Queen Elizabeth I of England received the wristwatch from Robert Dudley in 1571 as a new year’s present.
The first wearable timepiece was made by watchmaker Breguet for the Queen of Naples in 1810. It was a small ladies' pocket watch on a bracelet chain. Again, a wristwatch is a "wearable computer" in the sense that it can be worn, and that it also computes time. But it is not a general-purpose computer in the sense of the modern word.
Military use of wearables: In Girard-Perregaux made wristwatches for the German Imperial Navy after an artillery officer complained that it was not convenient to use both hands to operate a pocket watch while timing his bombardments. The officer had strapped a pocket watch onto his wrist and his superiors liked his solution, and thus asked La Chaux-de-Fonds to travel to Berlin to begin production of small pocket watches attached to wrist bracelets.
Early acceptance of wristlets by men serving in the military was not widespread, though:
Wristlets, as they were called, were reserved for women, and considered more of a passing fad than a serious timepiece. In fact, they were held in such disdain that many a gentlemen were actually quoted to say they "would sooner wear a skirt as wear a wristwatch".— International Watch Magazine
1960s and 1970s
In 1961 mathematicians Edward O. Thorp, and Claude Shannon built some computerized timing devices to help them cheat at the game of roulette. One such timer was concealed in a shoe, another in a pack of cigarettes. Various versions of this apparatus were built in the 1960s and 1970s. Detailed pictures of a shoe-based timing device can be viewed at www.eyetap.org.
Thorp refers to himself as the inventor of the first "wearable computer" In other variations, the system was a concealed cigarette-pack sized analog computer designed to predict the motion of roulette wheels. A data-taker would use microswitches hidden in his shoes to indicate the speed of the roulette wheel, and the computer would indicate an octant of the roulette wheel to bet on by sending musical tones via radio to a miniature speaker hidden in a collaborator's ear canal. The system was successfully tested in Las Vegas in June 1961, but hardware issues with the speaker wires prevented it from being used beyond test runs. This was not a wearable computer, because it could not be repurposed during use; rather it was an example of task-specific hardware. This work was kept secret until it was first mentioned in Thorp's book Beat the Dealer (revised ed.) in 1966 and later published in detail in 1969.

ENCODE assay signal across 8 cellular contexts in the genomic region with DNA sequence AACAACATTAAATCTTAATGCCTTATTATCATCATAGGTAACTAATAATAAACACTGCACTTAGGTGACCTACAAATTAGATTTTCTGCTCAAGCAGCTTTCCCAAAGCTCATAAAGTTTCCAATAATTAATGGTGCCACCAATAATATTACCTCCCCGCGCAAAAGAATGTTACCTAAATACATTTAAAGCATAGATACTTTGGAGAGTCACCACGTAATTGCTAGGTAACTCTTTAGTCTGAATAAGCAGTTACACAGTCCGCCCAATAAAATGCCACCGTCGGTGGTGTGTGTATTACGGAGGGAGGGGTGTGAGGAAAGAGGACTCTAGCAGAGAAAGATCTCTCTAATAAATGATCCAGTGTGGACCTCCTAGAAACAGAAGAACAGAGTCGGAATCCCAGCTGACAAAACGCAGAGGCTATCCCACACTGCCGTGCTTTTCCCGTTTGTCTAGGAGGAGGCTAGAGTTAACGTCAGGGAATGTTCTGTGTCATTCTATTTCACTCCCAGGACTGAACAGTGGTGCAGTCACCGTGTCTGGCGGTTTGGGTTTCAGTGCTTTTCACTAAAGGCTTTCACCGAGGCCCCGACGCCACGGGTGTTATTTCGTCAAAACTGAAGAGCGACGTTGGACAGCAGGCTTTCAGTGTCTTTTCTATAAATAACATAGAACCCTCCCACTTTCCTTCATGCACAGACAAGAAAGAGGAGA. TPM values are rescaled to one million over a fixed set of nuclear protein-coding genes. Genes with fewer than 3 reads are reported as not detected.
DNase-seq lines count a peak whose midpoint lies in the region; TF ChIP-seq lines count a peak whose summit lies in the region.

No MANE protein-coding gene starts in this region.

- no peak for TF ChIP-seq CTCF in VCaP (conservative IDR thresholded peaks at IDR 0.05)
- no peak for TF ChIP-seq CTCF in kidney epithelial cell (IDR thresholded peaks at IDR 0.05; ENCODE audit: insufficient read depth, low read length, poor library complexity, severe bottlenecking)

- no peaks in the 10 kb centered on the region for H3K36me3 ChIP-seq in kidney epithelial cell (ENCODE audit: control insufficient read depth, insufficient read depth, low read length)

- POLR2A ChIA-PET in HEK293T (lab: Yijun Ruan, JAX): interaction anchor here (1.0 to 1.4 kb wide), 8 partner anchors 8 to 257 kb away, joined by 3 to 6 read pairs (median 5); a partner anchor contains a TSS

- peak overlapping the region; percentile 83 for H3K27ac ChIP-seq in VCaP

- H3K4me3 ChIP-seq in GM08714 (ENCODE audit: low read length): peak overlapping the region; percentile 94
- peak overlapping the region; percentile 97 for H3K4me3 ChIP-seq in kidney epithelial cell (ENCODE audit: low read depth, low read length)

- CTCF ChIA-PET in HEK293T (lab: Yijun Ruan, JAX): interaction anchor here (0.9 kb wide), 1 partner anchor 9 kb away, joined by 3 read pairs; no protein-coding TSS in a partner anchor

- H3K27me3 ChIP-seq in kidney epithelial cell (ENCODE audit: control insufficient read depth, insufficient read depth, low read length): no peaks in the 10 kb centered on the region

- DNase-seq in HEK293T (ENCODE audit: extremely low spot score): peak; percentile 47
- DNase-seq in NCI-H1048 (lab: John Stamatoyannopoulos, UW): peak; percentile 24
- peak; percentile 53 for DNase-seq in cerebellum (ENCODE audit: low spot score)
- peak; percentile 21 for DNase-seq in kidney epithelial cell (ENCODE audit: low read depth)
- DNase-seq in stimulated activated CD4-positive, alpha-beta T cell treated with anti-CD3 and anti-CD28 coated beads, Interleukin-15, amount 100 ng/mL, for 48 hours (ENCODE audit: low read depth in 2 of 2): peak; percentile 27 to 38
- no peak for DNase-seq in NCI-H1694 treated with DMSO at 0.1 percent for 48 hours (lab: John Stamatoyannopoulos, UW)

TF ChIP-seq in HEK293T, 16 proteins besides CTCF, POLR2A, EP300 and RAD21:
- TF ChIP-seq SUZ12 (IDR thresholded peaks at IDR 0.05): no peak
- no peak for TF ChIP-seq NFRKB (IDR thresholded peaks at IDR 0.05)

The 1970s saw the rise of similar special purpose hardware timing devices, such as roulette prediction devices using next-generation technology. In particular, a group known as Eudaemonic Enterprises used a CMOS 6502 microprocessor with 5K RAM to create a shoe computer with inductive radio communications between a data-taker and bettor.
Another early wearable system was a camera-to-tactile vest for the blind, published by C.C. Collins in 1977, that converted images into a 1024-point, 10-inch square tactile grid on a vest. On the consumer end, 1977 also saw the introduction of the HP-01 algebraic calculator watch by Hewlett-Packard.
The 1980s saw the rise of more general-purpose wearable computers that fit the modern definition of "computer" by going beyond task-specific hardware to more general-purpose (e.g. reprogrammable by the user) devices. In 1981 Steve Mann designed and built a backpack-mounted 6502-based wearable multimedia computer with text, graphics, and multimedia capability, as well as video capability (cameras and other photographic systems). Mann went on to be an early and active researcher in the wearables field, especially known for his 1994 creation of the Wearable Wireless Webcam, the first example of Lifelogging.
Though perhaps not technically "wearable," in 1986 Steve Roberts built Winnebiko-II, a recumbent bicycle with on-board computer and chorded keyboard. Winnebiko II was the first of Steve Roberts' forays into nomadic computing that allowed him to type while riding.